Fathering a child with a disability: what helps, hinders and supports fathers in their important role in the family?

Helen Bourke-Taylor, Claire Cotter, Kahli Joyce, Ted Brown

Research output: Contribution to journalMeeting AbstractOtherpeer-review

Abstract

Introduction:Across Australia, early intervention services and other services forschool aged children with a disability are described as Family Centred. The family isrecognised as the primary source of support and the centre of the child’s enablement.There are many factors that influence families—finances, resources, time, family con-stellation, the quality and availability of appropriate therapy and medical services,the health and wellbeing of parents and the relationship between parents themselvesand others. Fathers are a crucial support to families affected by childhood disability,but little is known about their needs and preferences for support.Objectives:To describe father’s perspective, subjective health and wellbeing, opinionsand experiences of fathering, working and interacting with the community.Methods:Anonymous cross sectional survey was used to explore self-reportedmental health, participation in healthy activities, and impact on work and communityparticipation. The study was advertised Australia wide over one year with multipleavenues pursued to recruit fathers, including recruiting mothers to recruit partners,recruiting fathers to+recruit fathers and advertising through services, therapists, spe-cialised schools and disability support organisations.Results:Low uptake by fathers was a feature of this project. The sample includedN=38 fathers of children ranging from 4 through 30 years of age. Fathers reportedhigher stress and depressive symptoms compared to other Australians and describedthe impact on overall parental participation in paid work and leisure activities.Conclusions:Fathers face substantial pressures including career and earning capacitydue to the cost of raising a child with a disability and the mothers’ inability to workto capacity, secondary to caring responsibilities. The information obtained from thisresearch project will be useful to advise future larger studies that seek to engagefathers of children and young people with a disability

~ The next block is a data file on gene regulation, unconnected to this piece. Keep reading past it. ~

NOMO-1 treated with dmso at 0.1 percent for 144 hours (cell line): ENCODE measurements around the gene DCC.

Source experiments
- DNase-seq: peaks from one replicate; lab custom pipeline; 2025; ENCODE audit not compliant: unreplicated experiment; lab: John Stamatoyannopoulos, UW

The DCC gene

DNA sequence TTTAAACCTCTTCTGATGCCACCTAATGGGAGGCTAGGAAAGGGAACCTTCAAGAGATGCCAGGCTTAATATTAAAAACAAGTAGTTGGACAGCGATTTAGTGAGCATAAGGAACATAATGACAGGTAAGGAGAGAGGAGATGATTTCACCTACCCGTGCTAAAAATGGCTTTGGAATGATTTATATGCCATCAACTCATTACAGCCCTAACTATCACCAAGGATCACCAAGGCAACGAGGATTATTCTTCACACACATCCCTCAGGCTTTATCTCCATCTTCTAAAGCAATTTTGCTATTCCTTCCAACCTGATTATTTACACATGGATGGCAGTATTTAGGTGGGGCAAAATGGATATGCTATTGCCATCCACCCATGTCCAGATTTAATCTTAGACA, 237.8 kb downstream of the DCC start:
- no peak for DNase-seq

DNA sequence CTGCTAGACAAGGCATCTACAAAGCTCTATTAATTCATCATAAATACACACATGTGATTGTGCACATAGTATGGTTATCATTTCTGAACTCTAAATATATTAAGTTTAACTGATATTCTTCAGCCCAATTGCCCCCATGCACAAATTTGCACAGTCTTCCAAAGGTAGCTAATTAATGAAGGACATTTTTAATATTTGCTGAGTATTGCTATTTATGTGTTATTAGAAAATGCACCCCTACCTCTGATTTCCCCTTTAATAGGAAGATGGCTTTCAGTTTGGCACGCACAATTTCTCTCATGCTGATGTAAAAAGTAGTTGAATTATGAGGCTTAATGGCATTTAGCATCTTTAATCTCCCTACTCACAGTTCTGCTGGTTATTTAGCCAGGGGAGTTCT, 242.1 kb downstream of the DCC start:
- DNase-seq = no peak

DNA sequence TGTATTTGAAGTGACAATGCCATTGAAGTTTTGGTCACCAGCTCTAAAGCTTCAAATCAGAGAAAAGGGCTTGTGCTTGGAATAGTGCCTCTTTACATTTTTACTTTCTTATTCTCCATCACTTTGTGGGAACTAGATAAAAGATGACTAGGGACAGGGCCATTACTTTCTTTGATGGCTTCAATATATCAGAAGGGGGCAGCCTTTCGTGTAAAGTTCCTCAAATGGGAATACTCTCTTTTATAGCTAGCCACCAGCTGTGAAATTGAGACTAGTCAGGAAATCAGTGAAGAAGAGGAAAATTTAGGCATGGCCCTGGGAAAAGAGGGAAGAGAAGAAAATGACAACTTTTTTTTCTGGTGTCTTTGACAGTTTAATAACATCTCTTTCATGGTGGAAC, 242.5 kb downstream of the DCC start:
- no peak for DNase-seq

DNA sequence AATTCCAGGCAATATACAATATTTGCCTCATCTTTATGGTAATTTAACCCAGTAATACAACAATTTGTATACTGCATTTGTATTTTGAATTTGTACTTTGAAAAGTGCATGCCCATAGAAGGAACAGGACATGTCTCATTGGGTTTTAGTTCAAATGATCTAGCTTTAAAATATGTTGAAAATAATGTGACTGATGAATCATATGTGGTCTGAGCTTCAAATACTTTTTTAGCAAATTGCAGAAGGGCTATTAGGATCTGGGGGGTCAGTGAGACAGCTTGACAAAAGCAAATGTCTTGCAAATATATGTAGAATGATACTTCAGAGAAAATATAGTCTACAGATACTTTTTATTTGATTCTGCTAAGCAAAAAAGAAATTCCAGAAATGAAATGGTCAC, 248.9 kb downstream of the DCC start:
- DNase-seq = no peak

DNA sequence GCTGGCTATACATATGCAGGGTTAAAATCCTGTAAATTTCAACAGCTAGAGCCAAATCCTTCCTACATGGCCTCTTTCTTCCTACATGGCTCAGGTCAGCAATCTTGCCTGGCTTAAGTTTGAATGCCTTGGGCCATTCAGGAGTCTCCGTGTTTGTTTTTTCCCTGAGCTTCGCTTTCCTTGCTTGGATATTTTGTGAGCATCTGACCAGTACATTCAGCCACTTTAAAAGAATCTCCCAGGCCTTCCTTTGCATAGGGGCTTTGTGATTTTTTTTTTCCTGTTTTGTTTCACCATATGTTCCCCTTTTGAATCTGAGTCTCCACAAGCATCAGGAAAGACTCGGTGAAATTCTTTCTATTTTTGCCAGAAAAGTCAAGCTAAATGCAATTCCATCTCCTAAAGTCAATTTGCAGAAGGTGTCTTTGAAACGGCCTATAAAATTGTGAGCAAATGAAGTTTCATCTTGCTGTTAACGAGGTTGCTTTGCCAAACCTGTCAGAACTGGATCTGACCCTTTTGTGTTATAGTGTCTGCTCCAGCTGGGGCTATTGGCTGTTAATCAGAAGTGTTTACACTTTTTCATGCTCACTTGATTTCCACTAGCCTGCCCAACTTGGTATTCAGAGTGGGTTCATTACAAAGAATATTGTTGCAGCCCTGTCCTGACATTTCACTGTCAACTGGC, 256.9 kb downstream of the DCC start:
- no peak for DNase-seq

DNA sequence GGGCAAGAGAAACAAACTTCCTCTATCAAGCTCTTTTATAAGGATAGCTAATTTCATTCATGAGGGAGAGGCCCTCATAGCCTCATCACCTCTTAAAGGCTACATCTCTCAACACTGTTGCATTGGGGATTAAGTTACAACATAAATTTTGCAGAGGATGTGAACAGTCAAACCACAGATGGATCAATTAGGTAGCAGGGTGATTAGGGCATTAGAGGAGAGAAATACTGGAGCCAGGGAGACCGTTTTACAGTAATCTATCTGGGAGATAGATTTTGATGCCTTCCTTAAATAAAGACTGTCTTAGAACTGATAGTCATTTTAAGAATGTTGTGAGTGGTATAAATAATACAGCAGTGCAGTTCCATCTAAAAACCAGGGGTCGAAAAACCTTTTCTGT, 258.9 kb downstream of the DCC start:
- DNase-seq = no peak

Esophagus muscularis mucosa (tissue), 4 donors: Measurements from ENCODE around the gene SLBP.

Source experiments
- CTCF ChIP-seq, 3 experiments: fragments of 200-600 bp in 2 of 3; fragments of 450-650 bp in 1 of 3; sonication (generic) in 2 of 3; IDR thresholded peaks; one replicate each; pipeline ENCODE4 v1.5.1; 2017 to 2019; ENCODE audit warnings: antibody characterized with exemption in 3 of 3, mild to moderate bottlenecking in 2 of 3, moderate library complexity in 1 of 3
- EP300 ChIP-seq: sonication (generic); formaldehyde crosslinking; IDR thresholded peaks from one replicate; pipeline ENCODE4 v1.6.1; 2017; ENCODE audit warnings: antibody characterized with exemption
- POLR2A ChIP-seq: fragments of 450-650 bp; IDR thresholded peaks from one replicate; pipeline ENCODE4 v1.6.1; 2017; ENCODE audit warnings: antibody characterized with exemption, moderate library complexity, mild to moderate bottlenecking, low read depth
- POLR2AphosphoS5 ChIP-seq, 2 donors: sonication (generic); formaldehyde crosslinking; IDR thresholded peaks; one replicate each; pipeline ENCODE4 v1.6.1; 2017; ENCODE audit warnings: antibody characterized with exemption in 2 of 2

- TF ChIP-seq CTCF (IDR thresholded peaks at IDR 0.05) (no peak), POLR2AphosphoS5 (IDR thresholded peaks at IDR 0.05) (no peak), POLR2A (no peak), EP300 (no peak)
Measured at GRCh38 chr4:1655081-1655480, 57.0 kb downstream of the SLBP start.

Original languageEnglish
Pages (from-to)36-36
Number of pages1
JournalAustralian Occupational Therapy Journal
Volume66
Issue numberS1
Publication statusPublished - 2 Jul 2019
EventOccupational Therapy Australia National Conference and Exhibition 2019: Together Towards Tomorrow - International Convention Centre, Sydney, Australia
Duration: 10 Jul 201912 Jul 2019
Conference number: 28th
http://www.otaus2019.com.au/events/occupational-therapy-australia-28th-national-conference-and-exhibition-2019/event-summary-de4c35633e774e10beab607c7ad481cf.aspx